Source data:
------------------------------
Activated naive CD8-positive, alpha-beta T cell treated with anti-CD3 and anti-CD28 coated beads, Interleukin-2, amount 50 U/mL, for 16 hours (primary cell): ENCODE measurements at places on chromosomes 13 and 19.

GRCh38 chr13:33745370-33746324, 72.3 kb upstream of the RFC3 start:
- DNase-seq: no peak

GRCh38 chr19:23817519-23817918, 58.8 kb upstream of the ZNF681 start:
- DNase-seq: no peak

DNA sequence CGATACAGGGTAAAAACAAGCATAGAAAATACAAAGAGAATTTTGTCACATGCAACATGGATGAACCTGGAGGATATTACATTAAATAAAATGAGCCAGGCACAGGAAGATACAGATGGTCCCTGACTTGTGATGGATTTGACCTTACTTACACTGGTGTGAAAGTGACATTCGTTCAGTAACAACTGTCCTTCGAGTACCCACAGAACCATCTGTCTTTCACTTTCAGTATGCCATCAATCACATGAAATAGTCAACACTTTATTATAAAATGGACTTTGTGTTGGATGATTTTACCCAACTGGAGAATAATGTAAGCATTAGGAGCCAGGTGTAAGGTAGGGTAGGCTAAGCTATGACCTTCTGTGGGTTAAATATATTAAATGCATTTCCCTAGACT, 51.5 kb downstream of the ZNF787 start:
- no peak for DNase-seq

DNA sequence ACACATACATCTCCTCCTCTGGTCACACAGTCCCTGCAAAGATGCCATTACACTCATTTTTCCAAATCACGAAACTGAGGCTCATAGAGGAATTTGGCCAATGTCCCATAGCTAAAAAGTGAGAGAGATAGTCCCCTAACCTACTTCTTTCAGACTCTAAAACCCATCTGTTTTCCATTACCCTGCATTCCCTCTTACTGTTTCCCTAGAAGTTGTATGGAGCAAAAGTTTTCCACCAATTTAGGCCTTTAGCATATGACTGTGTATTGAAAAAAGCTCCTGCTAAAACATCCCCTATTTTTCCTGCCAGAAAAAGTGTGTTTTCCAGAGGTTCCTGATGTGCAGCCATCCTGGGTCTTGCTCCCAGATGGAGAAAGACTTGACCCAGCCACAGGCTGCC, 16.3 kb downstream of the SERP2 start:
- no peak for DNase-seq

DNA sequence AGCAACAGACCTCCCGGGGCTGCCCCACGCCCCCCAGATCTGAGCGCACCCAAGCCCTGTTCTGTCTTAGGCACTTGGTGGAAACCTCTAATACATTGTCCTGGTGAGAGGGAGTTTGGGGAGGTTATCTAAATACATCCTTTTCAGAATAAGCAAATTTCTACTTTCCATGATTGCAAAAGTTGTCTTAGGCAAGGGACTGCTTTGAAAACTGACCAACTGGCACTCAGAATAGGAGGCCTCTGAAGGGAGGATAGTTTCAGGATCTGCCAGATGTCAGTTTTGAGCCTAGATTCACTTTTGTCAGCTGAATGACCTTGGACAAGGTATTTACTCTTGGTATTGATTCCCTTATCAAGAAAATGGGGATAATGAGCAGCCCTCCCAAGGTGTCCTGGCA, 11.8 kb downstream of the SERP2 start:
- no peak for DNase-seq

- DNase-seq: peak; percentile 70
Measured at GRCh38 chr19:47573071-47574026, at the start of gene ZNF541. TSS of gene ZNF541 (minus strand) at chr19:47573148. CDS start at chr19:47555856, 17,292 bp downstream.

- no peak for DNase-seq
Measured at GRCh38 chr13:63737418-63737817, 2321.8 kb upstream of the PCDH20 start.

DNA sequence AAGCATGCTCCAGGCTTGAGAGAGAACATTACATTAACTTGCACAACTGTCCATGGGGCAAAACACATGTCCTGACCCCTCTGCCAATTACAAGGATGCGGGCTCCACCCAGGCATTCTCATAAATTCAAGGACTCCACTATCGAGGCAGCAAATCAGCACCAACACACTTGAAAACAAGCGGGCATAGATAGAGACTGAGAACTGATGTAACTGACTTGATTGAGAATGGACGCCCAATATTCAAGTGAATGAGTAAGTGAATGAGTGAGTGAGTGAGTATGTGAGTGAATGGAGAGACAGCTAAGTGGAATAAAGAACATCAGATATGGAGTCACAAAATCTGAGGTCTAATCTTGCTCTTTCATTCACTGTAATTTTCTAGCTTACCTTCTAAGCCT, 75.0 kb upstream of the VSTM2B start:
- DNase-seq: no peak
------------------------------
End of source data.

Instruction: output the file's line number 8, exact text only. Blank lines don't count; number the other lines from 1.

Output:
DNA sequence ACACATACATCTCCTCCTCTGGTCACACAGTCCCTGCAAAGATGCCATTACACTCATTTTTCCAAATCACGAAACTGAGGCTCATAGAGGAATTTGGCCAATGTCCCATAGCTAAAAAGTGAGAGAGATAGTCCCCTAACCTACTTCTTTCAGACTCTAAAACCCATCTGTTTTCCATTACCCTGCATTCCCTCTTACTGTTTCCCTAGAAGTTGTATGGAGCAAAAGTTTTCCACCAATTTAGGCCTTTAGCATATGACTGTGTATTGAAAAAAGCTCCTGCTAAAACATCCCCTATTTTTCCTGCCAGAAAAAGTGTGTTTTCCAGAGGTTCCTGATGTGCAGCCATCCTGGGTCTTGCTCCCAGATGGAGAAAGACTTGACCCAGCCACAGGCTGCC, 16.3 kb downstream of the SERP2 start: